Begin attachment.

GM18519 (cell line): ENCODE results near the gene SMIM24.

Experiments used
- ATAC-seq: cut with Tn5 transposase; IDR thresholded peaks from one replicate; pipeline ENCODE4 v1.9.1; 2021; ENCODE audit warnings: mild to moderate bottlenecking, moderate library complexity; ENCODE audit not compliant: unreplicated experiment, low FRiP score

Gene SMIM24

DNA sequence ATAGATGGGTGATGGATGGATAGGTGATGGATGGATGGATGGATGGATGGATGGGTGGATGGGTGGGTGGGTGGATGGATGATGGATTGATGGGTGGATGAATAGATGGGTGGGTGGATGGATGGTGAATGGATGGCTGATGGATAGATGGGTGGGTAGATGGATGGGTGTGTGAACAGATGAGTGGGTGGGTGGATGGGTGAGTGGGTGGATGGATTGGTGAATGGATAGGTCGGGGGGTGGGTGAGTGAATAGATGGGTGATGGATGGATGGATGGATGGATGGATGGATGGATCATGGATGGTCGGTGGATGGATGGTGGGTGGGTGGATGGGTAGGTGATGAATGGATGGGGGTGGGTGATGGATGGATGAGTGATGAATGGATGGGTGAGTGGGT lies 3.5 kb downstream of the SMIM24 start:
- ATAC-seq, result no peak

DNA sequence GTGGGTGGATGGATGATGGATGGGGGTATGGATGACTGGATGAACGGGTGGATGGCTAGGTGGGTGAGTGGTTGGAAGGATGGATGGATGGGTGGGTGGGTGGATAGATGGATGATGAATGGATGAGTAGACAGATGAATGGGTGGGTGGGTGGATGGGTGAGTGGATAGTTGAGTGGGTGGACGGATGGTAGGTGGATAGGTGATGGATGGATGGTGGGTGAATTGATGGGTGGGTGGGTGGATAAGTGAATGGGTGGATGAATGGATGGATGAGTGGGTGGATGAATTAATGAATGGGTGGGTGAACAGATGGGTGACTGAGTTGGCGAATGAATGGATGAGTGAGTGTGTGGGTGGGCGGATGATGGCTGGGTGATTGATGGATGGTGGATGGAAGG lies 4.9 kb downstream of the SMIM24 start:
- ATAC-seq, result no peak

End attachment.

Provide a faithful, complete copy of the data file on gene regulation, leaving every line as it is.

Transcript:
GM18519 (cell line): ENCODE results near the gene SMIM24.

Experiments used
- ATAC-seq: cut with Tn5 transposase; IDR thresholded peaks from one replicate; pipeline ENCODE4 v1.9.1; 2021; ENCODE audit warnings: mild to moderate bottlenecking, moderate library complexity; ENCODE audit not compliant: unreplicated experiment, low FRiP score

Gene SMIM24

DNA sequence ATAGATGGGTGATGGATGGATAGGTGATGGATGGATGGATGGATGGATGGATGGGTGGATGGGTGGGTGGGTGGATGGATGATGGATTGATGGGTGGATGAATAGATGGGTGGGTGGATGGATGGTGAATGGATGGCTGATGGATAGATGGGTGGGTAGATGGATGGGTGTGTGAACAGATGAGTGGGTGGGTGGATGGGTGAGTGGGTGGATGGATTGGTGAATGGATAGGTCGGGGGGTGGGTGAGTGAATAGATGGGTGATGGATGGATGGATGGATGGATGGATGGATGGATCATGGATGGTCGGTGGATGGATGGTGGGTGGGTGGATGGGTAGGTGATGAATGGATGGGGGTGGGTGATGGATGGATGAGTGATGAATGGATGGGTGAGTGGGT lies 3.5 kb downstream of the SMIM24 start:
- ATAC-seq, result no peak

DNA sequence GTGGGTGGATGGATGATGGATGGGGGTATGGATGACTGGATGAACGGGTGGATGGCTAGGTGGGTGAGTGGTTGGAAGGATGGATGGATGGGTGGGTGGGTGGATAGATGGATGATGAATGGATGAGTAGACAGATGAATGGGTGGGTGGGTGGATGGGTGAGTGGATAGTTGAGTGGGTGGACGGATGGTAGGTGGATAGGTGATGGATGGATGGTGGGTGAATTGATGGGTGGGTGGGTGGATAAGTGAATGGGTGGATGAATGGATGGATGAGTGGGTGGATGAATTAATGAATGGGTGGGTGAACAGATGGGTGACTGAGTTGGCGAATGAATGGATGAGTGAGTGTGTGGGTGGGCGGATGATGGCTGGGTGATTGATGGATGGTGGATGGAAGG lies 4.9 kb downstream of the SMIM24 start:
- ATAC-seq, result no peak